Ten years ago Allan and I started working on our startup, LessAccounting. In March 2007 we launched the tiny, cumbersome SaaS product and by the end of the first 30 days we had a few paying customers…well maybe five. Every month the number of paying customers increased a bit, and this slow revenue growth felt like progress, which gave us motivation to keep working our cute asses off.
Within a year we had over a hundred paying customers, we didn’t feel like celebrating. After several more years of working our asses off we finally had enough customers we could stop taking consulting work and just focus our efforts on LessAccounting. Even in those years we never saw hockey stick growth, nothing even close.
During those years of working so many late nights we’d look at other founders talking about high growth and think “why couldn’t we get there?” We considered “maybe we’re just bad at this.” We questioned ourselves…What were we doing wrong? Did the app suck? Was it too slow? Did we not have enough features? Did we have too many? Were we just losers?
We kept trudging on, building features, refining features and doing marketing the only way we knew how.
One day we decided to ask for advice, so we got on the phone with Jason Fried of Basecamp. On the phone we gave this long story of our steady growth, our best ideas as to what works and what doesn’t, and the whys. At the end he just said “We’ve never seen hockey stick growth either, it’s always just been steady growth.”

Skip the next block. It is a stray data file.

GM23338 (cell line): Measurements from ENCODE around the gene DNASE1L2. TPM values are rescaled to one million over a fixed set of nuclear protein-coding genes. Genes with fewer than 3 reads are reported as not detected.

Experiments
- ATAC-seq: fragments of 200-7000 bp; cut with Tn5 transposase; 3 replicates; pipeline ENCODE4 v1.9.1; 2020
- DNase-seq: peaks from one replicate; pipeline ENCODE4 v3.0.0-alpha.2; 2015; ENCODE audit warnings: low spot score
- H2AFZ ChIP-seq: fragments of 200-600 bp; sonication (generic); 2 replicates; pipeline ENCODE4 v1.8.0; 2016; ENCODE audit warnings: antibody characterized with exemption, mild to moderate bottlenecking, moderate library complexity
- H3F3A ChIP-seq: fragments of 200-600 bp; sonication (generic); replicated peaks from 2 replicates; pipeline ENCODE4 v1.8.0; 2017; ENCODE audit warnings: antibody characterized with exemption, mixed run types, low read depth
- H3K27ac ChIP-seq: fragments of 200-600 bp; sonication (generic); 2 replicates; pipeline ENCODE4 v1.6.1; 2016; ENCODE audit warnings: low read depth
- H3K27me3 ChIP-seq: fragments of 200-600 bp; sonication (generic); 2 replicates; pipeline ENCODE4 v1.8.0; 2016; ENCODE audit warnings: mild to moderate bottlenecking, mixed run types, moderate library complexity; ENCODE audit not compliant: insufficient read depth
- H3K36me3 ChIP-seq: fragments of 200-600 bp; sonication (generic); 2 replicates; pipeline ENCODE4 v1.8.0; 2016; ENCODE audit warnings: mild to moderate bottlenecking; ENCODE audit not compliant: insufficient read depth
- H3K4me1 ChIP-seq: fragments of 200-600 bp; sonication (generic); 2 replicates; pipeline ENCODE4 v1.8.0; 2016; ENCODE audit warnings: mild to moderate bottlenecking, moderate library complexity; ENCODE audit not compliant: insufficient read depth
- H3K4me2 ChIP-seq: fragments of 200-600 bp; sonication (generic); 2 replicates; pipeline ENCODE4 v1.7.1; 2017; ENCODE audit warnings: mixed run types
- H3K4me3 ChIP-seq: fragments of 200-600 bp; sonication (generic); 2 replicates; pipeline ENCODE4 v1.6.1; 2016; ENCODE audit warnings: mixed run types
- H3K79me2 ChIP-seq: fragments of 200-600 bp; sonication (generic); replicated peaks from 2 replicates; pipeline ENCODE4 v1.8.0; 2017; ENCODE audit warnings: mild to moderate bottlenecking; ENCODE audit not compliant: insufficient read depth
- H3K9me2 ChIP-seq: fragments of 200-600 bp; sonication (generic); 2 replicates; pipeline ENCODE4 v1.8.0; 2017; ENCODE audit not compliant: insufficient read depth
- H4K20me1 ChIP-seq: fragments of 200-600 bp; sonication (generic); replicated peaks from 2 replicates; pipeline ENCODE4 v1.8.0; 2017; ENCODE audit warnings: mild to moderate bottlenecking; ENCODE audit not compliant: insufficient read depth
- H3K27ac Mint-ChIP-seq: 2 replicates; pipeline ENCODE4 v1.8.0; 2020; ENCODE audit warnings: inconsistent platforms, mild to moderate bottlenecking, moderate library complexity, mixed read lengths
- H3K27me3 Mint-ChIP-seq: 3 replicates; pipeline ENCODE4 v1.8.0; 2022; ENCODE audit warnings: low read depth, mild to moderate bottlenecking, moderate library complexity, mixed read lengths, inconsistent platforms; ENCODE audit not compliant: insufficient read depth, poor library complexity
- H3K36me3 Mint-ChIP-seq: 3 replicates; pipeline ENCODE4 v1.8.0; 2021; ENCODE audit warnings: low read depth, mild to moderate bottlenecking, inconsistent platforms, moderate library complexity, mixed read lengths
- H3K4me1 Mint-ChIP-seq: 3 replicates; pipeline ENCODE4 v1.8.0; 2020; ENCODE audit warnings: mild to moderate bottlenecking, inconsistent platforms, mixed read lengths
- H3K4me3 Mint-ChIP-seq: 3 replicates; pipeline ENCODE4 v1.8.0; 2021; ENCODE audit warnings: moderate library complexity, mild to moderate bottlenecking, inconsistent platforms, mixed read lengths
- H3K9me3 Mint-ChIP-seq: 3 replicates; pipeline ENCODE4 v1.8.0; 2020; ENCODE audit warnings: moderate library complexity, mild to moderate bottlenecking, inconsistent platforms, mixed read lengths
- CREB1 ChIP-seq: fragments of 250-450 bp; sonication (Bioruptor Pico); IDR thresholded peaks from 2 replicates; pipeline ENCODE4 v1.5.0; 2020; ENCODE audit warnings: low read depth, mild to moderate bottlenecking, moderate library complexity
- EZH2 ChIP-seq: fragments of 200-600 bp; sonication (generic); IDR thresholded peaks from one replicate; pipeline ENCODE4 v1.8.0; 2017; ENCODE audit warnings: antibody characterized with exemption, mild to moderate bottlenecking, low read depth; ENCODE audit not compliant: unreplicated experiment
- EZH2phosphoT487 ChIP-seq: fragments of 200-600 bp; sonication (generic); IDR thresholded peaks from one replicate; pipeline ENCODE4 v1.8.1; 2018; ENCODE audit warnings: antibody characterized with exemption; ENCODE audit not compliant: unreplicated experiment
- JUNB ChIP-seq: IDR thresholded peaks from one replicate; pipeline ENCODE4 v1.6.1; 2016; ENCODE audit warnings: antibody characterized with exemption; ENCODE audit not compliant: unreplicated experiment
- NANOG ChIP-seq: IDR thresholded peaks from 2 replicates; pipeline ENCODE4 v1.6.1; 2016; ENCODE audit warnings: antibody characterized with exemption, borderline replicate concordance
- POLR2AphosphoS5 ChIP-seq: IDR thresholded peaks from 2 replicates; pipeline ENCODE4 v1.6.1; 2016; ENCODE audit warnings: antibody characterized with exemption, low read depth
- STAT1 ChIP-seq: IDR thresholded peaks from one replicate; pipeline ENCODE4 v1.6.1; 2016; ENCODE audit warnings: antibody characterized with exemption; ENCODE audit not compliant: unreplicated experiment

Our minds were blown….we couldn’t believe it. Maybe it wasn’t us. Maybe this is the norm. So I started asking other founders if they’ve ever had hockey stick growth. No one we met ever saw a hockey stick of growth from a paid customer base.
I’ve come to the conclusion that hockey stick growth is a myth. Maybe it happens once a year to a b2c company that takes society by storm…maybe a snapchat or pokemon go. But it didn’t happen to us and it probably won’t happen to you. Those very few who have experienced it are outliers, and as per always, don’t compare yourself to outliers. That’s why their called “outliers,” because they lie outside an appropriate scope.
If you wanted it to build a product you’d find a way to get time to work on it. If you really wanted to start that new hobby you’d sacrifice something to find the time and money to do it.
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